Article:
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Testing the depth-differentiation hypothesis in a deepwater octocoral

May 22, 2015

The depth-differentiation hypothesis proposes that the bathyal region is a source of genetic diversity and an area where there is a high rate of species formation. Genetic differentiation should thus occur over relatively small vertical distances, particularly along the upper continental slope (200–1000 m) where oceanography varies greatly over small differences in depth. To test whether genetic differentiation within deepwater octocorals is greater over vertical rather than geographical distances, Callogorgia delta was targeted. This species commonly occurs throughout the northern Gulf of Mexico at depths ranging from 400 to 900 m. We found significant genetic differentiation (FST = 0.042) across seven sites spanning 400 km of distance and 400 m of depth. A pattern of isolation by depth emerged, but geographical distance between sites may further limit gene flow. Water mass boundaries may serve to isolate populations across depth; however, adaptive divergence with depth is also a possible scenario. Microsatellite markers also revealed significant genetic differentiation (FST = 0.434) between C. delta and a closely related species, Callogorgia americana, demonstrating the utility of microsatellites in species delimitation of octocorals. Results provided support for the depth-differentiation hypothesis, strengthening the notion that factors covarying with depth serve as isolation mechanisms in deep-sea populations.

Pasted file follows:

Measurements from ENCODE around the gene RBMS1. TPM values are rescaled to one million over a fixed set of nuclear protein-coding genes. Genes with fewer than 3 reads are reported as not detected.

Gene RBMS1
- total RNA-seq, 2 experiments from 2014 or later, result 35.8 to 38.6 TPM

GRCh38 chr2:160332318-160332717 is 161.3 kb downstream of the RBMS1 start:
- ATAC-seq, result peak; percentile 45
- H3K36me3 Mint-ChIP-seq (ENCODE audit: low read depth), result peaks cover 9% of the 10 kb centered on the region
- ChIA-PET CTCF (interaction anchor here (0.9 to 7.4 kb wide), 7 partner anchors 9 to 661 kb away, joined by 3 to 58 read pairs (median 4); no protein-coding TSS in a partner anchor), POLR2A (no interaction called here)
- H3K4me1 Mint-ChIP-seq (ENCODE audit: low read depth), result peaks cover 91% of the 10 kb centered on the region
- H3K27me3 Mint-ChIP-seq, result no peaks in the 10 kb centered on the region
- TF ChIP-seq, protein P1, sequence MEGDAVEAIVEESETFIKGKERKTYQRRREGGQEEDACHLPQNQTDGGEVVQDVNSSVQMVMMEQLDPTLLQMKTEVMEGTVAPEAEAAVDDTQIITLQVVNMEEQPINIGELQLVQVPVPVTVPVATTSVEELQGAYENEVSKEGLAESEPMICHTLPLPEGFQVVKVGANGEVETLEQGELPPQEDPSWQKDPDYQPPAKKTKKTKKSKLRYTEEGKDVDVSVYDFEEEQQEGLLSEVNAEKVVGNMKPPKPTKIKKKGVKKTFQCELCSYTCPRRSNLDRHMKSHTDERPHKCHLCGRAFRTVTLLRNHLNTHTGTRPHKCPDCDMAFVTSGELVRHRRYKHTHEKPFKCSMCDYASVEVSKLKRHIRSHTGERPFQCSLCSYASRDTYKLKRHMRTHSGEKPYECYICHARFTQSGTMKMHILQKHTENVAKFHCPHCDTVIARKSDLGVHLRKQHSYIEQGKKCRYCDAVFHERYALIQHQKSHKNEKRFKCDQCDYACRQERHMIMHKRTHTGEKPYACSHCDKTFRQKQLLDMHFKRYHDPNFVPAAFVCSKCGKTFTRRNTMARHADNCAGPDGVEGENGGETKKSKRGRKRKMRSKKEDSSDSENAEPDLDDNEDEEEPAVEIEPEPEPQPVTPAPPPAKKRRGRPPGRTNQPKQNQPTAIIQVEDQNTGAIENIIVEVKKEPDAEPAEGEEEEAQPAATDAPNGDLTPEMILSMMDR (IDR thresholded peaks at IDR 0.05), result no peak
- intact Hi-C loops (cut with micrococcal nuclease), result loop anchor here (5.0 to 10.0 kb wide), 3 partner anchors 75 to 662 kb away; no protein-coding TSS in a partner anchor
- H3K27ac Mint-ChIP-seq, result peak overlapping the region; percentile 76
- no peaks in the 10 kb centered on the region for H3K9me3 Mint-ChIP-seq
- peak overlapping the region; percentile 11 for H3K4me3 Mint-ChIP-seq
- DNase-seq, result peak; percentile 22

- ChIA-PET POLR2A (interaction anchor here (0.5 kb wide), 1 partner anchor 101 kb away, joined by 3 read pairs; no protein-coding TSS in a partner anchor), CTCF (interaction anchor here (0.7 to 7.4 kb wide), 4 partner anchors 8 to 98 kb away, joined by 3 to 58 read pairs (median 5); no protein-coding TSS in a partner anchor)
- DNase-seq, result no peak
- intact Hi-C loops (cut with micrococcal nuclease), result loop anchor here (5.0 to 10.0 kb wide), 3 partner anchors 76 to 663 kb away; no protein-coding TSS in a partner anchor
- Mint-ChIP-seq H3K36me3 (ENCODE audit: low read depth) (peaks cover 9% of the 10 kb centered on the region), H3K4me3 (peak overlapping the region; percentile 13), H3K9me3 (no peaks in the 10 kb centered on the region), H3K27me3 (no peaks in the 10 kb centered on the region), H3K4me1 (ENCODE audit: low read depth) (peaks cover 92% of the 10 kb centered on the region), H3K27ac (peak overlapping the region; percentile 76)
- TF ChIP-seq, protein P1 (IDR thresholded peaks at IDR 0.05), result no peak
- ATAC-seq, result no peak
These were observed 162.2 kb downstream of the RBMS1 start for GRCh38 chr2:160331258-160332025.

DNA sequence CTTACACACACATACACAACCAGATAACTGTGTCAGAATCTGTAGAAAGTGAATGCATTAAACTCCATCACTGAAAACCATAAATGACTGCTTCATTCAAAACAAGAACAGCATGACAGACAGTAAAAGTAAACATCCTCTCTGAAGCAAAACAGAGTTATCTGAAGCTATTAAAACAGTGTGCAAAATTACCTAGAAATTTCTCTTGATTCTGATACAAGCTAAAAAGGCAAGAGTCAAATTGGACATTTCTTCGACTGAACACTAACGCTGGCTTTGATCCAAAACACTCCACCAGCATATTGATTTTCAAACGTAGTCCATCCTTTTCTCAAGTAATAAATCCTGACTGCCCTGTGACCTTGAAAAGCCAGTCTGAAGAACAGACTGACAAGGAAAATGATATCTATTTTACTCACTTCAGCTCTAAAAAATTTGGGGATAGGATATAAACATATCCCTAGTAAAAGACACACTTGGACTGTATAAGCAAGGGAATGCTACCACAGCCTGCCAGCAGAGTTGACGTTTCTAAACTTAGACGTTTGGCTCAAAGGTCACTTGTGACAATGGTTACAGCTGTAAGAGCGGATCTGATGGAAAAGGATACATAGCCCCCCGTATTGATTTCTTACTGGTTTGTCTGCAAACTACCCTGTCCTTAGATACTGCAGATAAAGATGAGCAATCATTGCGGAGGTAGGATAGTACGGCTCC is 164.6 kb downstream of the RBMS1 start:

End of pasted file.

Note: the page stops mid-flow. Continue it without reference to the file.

Publication Year 2015
Title Testing the depth-differentiation hypothesis in a deepwater octocoral
DOI 10.1098/rspb.2015.0008
Authors Andrea Quattrini, Iliana B. Baums, Timothy M. Shank, Cheryl L. Morrison, Erik E. Cordes
Publication Type Article
Publication Subtype Journal Article
Series Title Proceedings of the Royal Society B: Biological Sciences
Index ID 70186565
Record Source USGS Publications Warehouse
USGS Organization Leetown Science Center